Last night on Twitter, @BretEastonEllis was grumbling about Tinker Tailor Soldier Spy: “Everything great about the novel is condensed into two confusing hours.” (Ellis has deleted that Tweet, but thanks to Google, it lives on.) “this grim, oppressively exquisite thing is so confusing it’s almost parodic…”
Today in Salon, in John Le Carré writes a brief appreciation of Tomas Alfredson’s adaptation of his novel:
The spy fiction icon calls the new film the best adaptation of his work ever
Once in a lifetime, if a novelist is very lucky, he gets a movie made of one of his books that has its own life and truth. This is the achievement of Tomas Alfredson and his team.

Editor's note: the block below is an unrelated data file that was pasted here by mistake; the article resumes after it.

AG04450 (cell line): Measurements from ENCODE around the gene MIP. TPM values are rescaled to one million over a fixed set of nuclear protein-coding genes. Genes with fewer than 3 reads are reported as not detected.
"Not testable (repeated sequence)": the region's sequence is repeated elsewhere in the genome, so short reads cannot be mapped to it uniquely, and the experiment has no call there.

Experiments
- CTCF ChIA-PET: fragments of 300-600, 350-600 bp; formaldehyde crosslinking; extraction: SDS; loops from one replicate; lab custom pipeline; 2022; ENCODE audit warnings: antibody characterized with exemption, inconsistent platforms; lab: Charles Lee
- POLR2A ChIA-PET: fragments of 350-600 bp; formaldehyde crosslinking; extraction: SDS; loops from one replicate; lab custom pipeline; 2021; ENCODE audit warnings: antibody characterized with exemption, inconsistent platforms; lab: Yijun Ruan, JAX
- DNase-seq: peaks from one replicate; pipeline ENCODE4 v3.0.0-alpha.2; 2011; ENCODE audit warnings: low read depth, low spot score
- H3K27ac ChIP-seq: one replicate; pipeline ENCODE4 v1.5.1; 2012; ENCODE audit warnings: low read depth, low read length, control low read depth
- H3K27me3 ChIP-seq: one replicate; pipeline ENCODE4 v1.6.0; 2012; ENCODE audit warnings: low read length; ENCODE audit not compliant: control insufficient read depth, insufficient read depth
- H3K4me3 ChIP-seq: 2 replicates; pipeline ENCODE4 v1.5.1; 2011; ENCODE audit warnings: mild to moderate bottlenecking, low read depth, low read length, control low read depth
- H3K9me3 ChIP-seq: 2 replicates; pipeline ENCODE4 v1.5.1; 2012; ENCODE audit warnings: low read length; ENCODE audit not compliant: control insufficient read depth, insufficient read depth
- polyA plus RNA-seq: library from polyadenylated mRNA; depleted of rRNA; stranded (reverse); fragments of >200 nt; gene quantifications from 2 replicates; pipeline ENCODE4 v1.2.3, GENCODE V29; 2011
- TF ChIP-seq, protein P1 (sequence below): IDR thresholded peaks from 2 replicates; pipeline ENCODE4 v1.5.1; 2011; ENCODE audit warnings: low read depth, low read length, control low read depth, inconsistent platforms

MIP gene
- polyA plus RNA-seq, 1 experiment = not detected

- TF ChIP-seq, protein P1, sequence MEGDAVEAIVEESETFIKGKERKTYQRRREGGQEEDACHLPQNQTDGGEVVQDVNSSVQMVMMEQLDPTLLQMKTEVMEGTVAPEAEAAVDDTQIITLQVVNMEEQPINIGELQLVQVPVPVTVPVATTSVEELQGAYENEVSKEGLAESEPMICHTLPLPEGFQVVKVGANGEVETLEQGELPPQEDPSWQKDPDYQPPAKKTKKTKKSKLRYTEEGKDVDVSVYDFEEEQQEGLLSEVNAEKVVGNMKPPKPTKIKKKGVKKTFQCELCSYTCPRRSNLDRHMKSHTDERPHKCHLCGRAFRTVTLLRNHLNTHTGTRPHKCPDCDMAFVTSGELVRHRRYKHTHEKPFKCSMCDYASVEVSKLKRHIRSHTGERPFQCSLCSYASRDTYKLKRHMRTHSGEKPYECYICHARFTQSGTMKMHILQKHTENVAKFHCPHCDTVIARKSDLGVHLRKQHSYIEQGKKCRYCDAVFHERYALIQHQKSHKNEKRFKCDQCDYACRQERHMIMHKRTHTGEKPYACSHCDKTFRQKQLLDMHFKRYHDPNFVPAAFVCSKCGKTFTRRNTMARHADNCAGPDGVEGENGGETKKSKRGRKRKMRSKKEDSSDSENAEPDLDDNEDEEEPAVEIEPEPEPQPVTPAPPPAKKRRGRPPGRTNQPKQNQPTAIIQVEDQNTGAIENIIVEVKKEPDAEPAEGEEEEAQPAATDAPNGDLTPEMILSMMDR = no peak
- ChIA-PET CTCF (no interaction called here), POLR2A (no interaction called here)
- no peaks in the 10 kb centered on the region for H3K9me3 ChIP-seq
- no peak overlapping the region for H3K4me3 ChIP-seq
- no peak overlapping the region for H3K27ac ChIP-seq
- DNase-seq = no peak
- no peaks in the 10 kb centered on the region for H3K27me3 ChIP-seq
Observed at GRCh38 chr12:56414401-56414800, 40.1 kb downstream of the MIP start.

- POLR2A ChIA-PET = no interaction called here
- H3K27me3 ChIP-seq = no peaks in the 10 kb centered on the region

This is a movie that entertains superbly and thrillingly at its own pace and rhythm — a hypnotic movie that takes you over completely. I don’t believe that any audience, once introduced to it, will be able to take its eyes off the screen.
In profound ways, it is touching and often alarming. In less profound ways, it is exciting and occasionally very funny. Its complexities are a pleasure to share, and the more so since the movie gently explains them and delivers a satisfying dénouement.
It is a work of art that stays with you, as good works of art do.